With Meena’s Dream, my aim has been more to look at the external and internal oppressions that stop us from trusting our minds and building community with each other to build the kind of world we all deserve to live in. I’m really interested in the stories of working class communities, communities of color, and how the arts I do can support people to keep creating change in their communities toward a vision of economic and social justice for everyone.
Real character development inherently dismantles stereotypes. That is powerful. Given our current social climate that vilifies people if they are poor, I think there is real power in creating nuanced characters who are struggling economically, and still very human. That is real, but unfortunately that is not what is portrayed.
How is playwriting a tool of consciousness for you?
Right now, I am using my playwriting as a vehicle for my work as an actor and ‘cultural worker,’ which I define as someone who uses their art or expression as a means toward engaging with questions of social transformation. By bringing art in front of a group of people you have the power to influence what people think about. It is a great way to pose larger questions about how we live as a society, and how we want to live. It can open the door to a striking intimacy among strangers by virtue of telling stories that people are moved by, feel connected to, and then offer a space for people to share stories themselves.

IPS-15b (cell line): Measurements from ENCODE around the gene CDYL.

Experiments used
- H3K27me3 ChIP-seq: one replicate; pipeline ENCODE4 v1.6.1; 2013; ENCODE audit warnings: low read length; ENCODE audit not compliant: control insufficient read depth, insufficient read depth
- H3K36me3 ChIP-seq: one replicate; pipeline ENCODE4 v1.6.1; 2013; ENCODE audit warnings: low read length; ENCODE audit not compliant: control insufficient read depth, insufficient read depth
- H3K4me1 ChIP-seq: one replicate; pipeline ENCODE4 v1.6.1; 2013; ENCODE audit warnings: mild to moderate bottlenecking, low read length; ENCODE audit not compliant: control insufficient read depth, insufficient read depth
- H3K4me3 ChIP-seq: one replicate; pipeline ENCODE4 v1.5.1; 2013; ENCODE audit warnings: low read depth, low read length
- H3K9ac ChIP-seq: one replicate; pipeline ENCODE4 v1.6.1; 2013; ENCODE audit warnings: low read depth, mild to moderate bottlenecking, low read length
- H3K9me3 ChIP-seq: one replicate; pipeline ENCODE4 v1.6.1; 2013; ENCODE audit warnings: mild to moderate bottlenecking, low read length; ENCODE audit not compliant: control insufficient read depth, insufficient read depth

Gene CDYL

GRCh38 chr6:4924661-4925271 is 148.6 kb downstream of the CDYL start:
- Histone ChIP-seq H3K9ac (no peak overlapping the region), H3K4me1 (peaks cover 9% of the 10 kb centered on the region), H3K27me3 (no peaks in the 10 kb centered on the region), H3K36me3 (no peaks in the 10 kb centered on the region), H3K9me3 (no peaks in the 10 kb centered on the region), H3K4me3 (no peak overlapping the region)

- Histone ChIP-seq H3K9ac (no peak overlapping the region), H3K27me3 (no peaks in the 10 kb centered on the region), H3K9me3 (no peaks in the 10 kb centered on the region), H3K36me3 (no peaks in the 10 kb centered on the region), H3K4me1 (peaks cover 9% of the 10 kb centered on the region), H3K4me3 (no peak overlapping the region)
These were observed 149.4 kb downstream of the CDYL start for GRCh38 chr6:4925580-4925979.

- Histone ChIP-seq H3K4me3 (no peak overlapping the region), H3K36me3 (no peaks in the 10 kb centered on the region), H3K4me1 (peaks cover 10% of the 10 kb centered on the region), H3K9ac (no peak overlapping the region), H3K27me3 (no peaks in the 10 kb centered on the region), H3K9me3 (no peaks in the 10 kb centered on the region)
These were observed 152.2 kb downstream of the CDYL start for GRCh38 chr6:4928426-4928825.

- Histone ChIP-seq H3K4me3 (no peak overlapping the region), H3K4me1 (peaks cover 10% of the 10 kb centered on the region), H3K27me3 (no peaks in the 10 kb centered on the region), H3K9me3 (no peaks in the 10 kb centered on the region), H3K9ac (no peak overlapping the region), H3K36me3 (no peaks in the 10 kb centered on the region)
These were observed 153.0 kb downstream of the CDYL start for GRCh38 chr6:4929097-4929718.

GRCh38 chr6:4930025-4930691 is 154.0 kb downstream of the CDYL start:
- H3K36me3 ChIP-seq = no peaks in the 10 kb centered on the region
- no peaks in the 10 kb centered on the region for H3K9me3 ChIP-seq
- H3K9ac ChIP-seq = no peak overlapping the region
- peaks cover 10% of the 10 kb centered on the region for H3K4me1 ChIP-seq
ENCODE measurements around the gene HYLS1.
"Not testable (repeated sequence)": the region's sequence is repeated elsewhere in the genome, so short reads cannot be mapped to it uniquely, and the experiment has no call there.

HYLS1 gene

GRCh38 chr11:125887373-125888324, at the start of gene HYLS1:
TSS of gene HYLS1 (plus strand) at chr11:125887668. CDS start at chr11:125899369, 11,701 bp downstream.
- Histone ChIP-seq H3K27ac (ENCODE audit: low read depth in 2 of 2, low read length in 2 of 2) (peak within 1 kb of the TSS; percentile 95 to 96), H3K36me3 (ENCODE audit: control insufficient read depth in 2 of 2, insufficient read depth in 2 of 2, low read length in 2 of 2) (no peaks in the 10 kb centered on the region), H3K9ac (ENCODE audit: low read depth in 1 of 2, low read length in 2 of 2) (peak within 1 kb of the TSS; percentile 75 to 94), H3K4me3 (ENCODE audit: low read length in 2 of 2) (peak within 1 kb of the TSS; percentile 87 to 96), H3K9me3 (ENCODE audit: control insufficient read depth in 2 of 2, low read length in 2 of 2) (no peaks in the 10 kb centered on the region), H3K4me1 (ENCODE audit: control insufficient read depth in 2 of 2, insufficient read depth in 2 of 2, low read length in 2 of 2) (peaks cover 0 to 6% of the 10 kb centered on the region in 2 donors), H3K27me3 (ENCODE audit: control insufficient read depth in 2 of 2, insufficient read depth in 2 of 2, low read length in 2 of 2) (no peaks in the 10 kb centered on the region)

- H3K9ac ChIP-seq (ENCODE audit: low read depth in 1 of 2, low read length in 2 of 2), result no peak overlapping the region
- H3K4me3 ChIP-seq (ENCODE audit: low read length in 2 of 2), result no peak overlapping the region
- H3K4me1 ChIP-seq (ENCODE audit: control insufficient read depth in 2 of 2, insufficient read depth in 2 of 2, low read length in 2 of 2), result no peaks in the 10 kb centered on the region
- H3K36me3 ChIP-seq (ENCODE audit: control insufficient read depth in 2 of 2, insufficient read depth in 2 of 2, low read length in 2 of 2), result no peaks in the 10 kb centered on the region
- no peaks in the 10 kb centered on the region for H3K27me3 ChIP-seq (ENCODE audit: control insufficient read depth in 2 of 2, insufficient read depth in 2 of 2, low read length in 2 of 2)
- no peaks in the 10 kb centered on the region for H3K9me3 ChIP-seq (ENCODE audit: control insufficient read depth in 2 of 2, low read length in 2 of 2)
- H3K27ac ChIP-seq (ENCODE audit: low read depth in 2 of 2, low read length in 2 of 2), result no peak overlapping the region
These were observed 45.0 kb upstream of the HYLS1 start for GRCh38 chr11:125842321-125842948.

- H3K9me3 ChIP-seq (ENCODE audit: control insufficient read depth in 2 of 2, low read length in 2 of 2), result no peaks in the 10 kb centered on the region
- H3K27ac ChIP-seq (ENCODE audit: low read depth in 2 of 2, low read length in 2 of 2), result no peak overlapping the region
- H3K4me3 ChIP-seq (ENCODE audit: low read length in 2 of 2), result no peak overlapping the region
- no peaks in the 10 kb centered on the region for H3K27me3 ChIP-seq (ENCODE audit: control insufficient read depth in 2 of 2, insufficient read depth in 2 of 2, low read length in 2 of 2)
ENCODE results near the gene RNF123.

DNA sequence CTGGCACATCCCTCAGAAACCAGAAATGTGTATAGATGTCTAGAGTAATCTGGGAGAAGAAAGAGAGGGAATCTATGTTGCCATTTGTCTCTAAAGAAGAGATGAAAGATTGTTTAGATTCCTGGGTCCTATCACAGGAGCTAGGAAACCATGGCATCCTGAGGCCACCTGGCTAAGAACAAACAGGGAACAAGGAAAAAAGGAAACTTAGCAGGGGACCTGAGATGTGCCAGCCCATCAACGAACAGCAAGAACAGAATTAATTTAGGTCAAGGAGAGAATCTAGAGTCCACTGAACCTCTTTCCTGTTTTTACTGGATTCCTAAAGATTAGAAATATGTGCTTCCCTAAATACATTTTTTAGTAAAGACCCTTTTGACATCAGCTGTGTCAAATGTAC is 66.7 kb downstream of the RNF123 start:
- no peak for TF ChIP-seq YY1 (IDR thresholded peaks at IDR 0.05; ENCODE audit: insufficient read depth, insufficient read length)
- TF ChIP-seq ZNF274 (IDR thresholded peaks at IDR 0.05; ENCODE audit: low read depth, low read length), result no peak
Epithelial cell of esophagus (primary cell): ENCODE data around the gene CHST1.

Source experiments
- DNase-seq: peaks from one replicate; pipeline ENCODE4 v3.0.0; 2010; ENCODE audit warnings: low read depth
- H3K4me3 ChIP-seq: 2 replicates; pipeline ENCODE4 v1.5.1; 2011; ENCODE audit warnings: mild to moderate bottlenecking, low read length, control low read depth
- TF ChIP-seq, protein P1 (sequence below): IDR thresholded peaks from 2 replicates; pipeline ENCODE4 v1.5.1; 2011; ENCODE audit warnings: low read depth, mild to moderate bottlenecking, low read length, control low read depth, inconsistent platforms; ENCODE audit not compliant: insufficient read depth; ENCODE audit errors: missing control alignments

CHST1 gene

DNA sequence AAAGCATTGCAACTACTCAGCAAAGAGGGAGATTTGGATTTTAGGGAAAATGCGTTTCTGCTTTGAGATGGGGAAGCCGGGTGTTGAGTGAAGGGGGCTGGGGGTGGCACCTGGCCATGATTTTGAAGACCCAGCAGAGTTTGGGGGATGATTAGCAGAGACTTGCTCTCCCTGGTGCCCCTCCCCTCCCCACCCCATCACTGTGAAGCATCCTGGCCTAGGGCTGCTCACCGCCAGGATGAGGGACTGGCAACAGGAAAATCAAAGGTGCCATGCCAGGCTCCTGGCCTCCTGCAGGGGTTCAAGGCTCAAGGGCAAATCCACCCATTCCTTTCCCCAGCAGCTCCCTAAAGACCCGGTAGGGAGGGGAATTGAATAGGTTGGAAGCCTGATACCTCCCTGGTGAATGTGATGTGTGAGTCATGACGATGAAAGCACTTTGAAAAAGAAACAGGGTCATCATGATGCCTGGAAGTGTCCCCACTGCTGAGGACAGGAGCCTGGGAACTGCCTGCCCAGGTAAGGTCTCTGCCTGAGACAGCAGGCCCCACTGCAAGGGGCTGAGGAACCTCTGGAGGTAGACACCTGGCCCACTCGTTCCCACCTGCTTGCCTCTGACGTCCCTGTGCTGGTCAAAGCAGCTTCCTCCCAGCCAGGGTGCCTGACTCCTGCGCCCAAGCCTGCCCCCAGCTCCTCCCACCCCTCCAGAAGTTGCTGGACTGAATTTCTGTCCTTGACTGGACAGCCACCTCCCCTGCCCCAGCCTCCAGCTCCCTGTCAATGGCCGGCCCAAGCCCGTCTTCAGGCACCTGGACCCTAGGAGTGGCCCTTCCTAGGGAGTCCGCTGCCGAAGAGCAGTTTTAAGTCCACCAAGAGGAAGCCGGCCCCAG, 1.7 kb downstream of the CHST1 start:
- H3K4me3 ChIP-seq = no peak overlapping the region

A number of people have come up to me after seeing Meena’s Dream saying they too experienced similar economic hardships as Meena and her mother, being moved to tears of both joy and also sorrow. That is real and speaks to the huge stigma there is surrounding our varied experiences of poverty. And those same people as well as others spoke of how the play reminded them of their own big imaginations as young people. Art offers a powerful tool to help people think and reflect about the biggest picture possible of both themselves as individuals, and also as part of a larger community.
What lasting impression or inspiration do you want your art to make?